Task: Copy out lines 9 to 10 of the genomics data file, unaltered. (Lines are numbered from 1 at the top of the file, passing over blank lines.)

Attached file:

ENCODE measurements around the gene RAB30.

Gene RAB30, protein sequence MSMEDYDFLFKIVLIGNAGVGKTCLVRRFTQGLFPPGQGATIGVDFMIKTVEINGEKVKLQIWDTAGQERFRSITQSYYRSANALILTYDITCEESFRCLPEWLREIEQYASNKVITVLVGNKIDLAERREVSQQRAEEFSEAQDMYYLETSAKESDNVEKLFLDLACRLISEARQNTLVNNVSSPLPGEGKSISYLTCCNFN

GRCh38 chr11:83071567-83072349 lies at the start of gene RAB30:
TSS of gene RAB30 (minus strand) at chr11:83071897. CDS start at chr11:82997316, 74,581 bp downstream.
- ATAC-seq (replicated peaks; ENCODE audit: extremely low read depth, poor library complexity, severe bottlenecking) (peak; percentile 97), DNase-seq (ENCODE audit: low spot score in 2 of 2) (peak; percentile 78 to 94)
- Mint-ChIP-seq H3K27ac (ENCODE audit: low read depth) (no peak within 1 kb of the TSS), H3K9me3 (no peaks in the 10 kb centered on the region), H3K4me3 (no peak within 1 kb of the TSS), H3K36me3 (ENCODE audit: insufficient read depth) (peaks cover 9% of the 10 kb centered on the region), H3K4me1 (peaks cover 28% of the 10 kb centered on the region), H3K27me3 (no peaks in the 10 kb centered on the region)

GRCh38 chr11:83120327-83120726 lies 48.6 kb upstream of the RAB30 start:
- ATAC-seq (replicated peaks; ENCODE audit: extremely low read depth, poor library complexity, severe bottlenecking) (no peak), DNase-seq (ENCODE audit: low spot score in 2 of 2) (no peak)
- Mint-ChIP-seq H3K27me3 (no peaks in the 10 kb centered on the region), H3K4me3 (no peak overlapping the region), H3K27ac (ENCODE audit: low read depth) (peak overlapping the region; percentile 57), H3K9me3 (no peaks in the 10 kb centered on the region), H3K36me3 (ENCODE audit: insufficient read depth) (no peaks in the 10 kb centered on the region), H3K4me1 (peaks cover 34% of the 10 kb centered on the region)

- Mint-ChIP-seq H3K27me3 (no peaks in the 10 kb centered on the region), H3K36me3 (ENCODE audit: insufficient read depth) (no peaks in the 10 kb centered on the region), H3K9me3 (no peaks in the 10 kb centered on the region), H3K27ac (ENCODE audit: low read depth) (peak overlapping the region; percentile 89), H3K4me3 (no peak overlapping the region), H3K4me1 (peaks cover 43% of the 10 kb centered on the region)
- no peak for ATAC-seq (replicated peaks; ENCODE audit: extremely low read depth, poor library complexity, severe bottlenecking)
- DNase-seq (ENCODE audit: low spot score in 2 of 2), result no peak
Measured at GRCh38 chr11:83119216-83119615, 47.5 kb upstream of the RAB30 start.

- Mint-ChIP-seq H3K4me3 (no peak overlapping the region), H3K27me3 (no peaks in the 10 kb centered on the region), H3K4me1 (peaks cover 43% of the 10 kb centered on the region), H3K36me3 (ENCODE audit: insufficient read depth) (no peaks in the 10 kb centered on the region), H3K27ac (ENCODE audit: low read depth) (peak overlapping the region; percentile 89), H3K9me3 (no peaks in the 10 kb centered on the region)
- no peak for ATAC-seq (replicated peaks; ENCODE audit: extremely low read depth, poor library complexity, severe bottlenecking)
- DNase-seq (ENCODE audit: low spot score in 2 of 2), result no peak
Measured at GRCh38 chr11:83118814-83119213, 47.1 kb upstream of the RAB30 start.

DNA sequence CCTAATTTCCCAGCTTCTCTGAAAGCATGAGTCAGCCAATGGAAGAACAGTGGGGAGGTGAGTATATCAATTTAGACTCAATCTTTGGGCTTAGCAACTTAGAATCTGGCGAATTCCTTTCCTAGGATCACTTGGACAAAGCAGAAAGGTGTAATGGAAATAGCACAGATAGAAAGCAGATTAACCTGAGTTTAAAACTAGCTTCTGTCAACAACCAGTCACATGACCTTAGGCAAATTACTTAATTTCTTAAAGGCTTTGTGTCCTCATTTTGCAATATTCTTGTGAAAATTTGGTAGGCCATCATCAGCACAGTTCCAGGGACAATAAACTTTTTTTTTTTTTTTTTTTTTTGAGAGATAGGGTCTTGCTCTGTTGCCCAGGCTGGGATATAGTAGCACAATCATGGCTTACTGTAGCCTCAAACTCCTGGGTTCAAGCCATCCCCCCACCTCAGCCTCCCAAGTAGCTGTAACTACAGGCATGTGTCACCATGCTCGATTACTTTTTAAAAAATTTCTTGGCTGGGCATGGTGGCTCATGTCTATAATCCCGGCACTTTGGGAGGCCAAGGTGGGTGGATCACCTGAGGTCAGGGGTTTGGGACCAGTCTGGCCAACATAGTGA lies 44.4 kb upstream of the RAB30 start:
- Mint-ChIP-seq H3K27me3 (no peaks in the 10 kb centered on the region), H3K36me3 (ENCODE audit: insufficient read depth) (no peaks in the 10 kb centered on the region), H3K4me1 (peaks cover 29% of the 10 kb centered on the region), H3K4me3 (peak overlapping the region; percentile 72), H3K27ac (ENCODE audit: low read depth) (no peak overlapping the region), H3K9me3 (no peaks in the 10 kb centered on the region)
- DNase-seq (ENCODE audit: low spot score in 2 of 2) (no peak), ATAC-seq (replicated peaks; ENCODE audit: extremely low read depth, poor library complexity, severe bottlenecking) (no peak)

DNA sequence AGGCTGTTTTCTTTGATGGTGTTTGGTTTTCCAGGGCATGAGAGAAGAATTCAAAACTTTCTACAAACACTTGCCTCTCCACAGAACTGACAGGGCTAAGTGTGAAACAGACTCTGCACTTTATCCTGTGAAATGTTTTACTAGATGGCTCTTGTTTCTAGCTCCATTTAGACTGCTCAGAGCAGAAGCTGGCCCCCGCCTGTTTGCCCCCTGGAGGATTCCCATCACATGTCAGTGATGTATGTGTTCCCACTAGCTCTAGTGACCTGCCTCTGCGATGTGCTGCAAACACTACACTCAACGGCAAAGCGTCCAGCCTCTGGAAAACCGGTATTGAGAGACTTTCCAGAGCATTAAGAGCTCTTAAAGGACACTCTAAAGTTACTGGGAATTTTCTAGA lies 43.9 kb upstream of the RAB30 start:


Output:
- Mint-ChIP-seq H3K27me3 (no peaks in the 10 kb centered on the region), H3K4me3 (no peak overlapping the region), H3K27ac (ENCODE audit: low read depth) (peak overlapping the region; percentile 57), H3K9me3 (no peaks in the 10 kb centered on the region), H3K36me3 (ENCODE audit: insufficient read depth) (no peaks in the 10 kb centered on the region), H3K4me1 (peaks cover 34% of the 10 kb centered on the region)

- Mint-ChIP-seq H3K27me3 (no peaks in the 10 kb centered on the region), H3K36me3 (ENCODE audit: insufficient read depth) (no peaks in the 10 kb centered on the region), H3K9me3 (no peaks in the 10 kb centered on the region), H3K27ac (ENCODE audit: low read depth) (peak overlapping the region; percentile 89), H3K4me3 (no peak overlapping the region), H3K4me1 (peaks cover 43% of the 10 kb centered on the region)